Health and Education: More Schooling Equates to Healthier, Longer Lives
November 1, 2019 | By Karen Rivedal
A critical intersection exists between education and health, according to a consensus of researchers and evaluators from the University of Wisconsin‒Madison who have been working closely with rural schools, the community-school model and Native American communities in Wisconsin.
“Better educated individuals live longer, healthier lives than those with less education, and their children are more likely to thrive—even when factors like income are taken into account,” says Karen Odegaard, associate researcher at the UW Population Health Institute, which developed the County Health Rankings & Roadmaps to spotlight the relationship between education and health across the nation.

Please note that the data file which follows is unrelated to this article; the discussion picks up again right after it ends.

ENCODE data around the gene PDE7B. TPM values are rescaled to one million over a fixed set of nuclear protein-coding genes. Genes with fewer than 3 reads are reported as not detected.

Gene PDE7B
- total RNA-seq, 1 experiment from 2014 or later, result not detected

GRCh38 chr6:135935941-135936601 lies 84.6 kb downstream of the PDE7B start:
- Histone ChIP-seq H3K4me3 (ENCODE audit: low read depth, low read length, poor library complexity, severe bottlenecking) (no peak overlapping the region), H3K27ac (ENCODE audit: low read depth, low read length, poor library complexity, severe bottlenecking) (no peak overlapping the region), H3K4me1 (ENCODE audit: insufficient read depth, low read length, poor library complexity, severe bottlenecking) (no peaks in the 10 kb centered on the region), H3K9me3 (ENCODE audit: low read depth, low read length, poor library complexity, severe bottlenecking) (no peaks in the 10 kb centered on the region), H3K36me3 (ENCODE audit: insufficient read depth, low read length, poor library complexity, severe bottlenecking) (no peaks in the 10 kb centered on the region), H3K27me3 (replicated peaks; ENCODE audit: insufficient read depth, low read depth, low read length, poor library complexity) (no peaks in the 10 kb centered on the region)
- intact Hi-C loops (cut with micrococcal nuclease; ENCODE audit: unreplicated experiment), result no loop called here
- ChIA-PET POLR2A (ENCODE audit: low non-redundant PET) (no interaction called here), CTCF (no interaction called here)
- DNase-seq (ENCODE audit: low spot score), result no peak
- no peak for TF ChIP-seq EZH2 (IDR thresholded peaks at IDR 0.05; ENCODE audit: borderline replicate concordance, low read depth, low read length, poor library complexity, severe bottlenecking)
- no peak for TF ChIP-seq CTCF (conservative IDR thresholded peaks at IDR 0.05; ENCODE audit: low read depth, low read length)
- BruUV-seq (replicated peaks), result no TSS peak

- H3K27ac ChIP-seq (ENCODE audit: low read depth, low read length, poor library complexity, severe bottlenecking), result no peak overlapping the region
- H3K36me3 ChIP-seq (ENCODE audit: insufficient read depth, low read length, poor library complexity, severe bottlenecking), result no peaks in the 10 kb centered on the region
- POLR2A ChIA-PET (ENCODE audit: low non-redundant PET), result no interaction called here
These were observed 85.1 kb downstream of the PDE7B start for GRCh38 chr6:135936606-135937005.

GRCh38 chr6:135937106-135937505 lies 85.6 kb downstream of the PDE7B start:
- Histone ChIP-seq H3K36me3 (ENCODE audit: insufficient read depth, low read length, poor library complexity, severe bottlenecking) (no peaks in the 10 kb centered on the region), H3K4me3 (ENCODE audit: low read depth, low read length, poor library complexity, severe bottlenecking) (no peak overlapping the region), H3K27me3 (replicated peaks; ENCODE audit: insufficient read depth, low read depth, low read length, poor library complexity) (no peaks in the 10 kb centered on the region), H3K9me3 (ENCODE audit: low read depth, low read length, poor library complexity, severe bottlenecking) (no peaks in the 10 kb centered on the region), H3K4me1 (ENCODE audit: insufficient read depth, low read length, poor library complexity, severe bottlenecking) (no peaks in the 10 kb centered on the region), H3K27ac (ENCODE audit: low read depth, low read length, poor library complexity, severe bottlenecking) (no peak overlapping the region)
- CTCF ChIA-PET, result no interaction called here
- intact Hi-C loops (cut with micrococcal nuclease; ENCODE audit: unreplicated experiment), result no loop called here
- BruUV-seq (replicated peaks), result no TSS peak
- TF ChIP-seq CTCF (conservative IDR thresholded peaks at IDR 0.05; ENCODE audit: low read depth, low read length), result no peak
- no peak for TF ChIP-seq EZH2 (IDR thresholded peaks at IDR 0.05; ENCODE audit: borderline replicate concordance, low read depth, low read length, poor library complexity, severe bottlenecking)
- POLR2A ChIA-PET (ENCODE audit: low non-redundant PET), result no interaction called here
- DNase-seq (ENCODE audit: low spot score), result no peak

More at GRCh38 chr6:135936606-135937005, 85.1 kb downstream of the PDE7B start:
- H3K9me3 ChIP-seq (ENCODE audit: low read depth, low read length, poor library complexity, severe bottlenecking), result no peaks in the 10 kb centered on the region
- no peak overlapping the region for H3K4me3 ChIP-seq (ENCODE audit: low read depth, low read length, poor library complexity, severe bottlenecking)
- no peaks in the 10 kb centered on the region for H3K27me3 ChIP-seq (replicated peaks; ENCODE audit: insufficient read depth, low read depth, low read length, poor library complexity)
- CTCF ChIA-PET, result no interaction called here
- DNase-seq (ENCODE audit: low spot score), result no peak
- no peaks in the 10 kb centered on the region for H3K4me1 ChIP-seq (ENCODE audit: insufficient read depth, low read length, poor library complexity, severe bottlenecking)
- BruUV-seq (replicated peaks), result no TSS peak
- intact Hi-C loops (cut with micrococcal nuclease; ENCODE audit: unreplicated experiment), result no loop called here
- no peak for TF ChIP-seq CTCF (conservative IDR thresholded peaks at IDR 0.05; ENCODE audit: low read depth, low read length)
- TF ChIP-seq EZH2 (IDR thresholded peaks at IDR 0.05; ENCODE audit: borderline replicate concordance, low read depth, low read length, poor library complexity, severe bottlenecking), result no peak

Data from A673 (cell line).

According to this extensive study, college graduates on average live nine years longer than high-school dropouts. “Higher levels of education can lead to a greater sense of control over one’s life, which is then linked to better health, healthier lifestyle decisions and fewer chronic illnesses,” it asserts.
What’s more, findings showed that more schooling is linked to better job opportunities, increased social supports and higher income, with each additional year of schooling yielding 11 percent more income annually.
Well-being challenges in rural schools.
The reverse also is true, as children and youth with unaddressed mental and behavioral health issues encounter more school challenges that lead to short- and long-term life consequences.